So we have Elinor and Marianne Dashwood, the sensible and the overly emotional sisters who have just been kicked out of the home they were raised in because their father has died and left everything to their elder brother, whose wife didn’t really see the point in giving them money to live on when she herself was fond of money. (At least, that’s how I understood it. The family tree seemed overly complicated to me.) Their mother is more like Marianne than Elinor, and there’s the hinted danger that she will far outstrip her modest means in order to live closer to the style she lived in when she was married. Elinor likes her step-brother’s wife’s brother, and Marianne has been paired by everyone with a Colonel who is nearly two decades older than her. She thinks that 35 is so old it’s practically decrepit, which I believe Austen meant as proof that Marianne was low on sense. From a modern perspective, we understand that a teenage girl would not want to hook up with a 35 year old war veteran. In Austen’s time, her aversion is like turning up her nose at porridge when there’s a famine on. Elinor is seen as the sensible one because she’s settled on a solid man whom other girls aren’t clamoring over.
Aside from the horror that is 19th century relationship dynamics, Austen shies away from real tragedy here. Marianne gets sick at one point, and a young mother takes her family out of the house of fear of contracting it, but a modern reader could see that as a hypochondriac being overprotective rather than a prudent woman’s natural reaction to pre-antibiotic life. There’s a story about a girl the Colonel loved, who married poorly and–the horror!–divorced. One can only speculate at what nasty things happened behind closed doors to make the girl take a path that would eventually lead her to prostitution and dying of poverty-related illnesses. But if you don’t know the time, you can just imagine some girl who chose poorly and happened to have a genteel bout of tuberculosis, that most fashionable of diseases. (I think that’s how she died, I forgot. TB is a wretched way to die but that wasn’t the thought at the time.) But these books are not really edgy in that way. The consequences of choosing a spouse poorly are hinted at, but they’re mostly financial consequences, not one of physical danger. If you don’t have a lot of life experience, you can read these books and imagine the worst consequence possible is having your heart broken briefly before someone as handsome as a middle-aged Alan Rickman swooped in and changed your mind about the whole December-May thing.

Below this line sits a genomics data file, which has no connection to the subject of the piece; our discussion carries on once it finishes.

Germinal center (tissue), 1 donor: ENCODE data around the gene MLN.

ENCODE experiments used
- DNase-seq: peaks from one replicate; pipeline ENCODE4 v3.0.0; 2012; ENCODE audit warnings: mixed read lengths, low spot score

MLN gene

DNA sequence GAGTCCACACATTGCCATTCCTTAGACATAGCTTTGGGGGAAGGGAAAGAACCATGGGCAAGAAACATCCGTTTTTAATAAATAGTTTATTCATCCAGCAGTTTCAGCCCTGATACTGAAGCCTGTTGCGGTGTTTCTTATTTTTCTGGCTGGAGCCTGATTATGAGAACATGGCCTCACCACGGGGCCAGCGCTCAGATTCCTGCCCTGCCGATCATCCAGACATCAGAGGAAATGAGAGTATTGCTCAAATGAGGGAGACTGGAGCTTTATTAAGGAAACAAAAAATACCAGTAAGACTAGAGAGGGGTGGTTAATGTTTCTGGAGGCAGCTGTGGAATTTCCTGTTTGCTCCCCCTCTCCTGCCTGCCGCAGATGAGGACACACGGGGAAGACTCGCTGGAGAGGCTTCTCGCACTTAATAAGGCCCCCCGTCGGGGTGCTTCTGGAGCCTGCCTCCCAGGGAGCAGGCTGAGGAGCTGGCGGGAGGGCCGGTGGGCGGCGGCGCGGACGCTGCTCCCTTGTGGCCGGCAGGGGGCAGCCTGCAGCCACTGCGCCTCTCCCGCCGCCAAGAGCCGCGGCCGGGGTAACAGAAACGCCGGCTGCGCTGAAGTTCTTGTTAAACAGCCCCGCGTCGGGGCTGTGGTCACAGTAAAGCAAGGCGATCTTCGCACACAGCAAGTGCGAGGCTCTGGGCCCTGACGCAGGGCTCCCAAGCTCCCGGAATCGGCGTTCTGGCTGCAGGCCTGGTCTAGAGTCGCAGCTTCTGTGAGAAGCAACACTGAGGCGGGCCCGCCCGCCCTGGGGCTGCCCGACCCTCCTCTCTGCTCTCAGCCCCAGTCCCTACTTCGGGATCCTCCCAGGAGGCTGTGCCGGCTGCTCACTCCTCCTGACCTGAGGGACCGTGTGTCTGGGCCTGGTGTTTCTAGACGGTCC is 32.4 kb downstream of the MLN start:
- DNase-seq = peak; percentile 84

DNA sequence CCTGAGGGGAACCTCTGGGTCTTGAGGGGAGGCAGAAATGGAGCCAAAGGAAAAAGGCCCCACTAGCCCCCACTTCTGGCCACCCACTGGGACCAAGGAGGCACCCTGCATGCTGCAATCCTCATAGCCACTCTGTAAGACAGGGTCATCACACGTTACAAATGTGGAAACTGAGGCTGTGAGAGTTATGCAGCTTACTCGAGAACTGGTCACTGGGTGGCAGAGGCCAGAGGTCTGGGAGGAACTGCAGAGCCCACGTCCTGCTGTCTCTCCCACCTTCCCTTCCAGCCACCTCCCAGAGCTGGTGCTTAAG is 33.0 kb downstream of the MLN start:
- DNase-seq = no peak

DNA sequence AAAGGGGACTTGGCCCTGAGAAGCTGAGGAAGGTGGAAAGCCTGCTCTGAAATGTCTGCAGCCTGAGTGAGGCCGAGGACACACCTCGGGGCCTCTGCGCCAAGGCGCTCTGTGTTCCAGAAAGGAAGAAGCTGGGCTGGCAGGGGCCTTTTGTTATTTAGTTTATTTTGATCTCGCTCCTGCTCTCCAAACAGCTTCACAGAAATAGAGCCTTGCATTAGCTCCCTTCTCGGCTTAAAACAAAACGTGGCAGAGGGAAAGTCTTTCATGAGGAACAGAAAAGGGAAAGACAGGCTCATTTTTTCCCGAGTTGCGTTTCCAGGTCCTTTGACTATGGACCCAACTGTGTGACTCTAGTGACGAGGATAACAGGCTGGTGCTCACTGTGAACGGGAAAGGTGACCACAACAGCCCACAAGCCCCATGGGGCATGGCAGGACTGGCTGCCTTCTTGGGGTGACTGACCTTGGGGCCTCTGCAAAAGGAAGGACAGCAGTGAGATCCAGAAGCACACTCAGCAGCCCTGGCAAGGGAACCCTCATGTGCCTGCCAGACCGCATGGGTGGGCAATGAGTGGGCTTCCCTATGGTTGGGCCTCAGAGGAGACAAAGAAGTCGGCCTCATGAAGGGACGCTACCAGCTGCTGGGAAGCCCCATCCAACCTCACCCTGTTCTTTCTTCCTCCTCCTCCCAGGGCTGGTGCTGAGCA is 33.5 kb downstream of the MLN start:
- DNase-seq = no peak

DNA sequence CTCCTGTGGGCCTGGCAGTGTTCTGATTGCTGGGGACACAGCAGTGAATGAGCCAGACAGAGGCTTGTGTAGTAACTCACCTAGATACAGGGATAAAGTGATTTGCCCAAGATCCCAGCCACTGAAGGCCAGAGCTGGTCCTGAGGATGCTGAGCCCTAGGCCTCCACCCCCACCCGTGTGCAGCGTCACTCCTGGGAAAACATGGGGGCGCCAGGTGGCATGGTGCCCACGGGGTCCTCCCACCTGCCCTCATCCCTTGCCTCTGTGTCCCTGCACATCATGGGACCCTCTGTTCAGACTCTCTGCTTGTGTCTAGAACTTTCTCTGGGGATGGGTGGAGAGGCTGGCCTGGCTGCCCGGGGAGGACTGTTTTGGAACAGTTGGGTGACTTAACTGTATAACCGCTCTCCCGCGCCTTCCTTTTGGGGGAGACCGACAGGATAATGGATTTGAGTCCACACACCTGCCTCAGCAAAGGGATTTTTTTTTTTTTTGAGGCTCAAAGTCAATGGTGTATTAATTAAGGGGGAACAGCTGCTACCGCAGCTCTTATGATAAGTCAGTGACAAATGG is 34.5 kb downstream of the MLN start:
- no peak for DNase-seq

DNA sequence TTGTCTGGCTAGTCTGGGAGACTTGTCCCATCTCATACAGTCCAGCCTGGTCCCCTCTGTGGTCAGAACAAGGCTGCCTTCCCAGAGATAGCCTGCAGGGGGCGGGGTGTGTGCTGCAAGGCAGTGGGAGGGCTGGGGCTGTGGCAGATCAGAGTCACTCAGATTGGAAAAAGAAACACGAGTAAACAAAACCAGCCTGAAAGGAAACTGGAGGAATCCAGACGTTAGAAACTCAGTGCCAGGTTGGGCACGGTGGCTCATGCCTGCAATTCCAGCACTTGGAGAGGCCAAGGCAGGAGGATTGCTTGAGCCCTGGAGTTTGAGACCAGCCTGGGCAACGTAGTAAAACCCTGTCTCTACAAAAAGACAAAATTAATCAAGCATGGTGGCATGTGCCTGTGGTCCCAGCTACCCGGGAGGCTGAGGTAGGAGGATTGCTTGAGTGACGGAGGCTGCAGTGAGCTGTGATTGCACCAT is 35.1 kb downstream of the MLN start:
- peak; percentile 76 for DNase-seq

Austen’s genius is not just in how she really understands the characters and can describe a scene so that one can understand it (thinking about that Lady’s squalling spoiled children ruining every social engagement while everyone feels obligated to fawn over the brats.) She also has a tinge of mystery (why did Mr. Ferrars have to leave so suddenly, and whose hair is braided into a ring around his finger?) There’s also sin and redemption, though it’s mostly the men who are sinning and the women who are redeeming. Women’s actions are to not notice a man is wicked in time, or to encourage a man to wickedness. Except for the few women who have control over the family finances, most of the female characters’ only agency is through their influence on men, so it’s more like curling or horse racing than rugby. It’s fascinating, and there was a line in there about Lucy, something about how she was a testament as to how much a person could accomplish if one were completely selfish and unburdened by scruples, which I found delightful and I wish I had written down. She’s a classic for a reason, and if you can tolerate the wordy 19th century prose, it’s worth reading for the story and characters.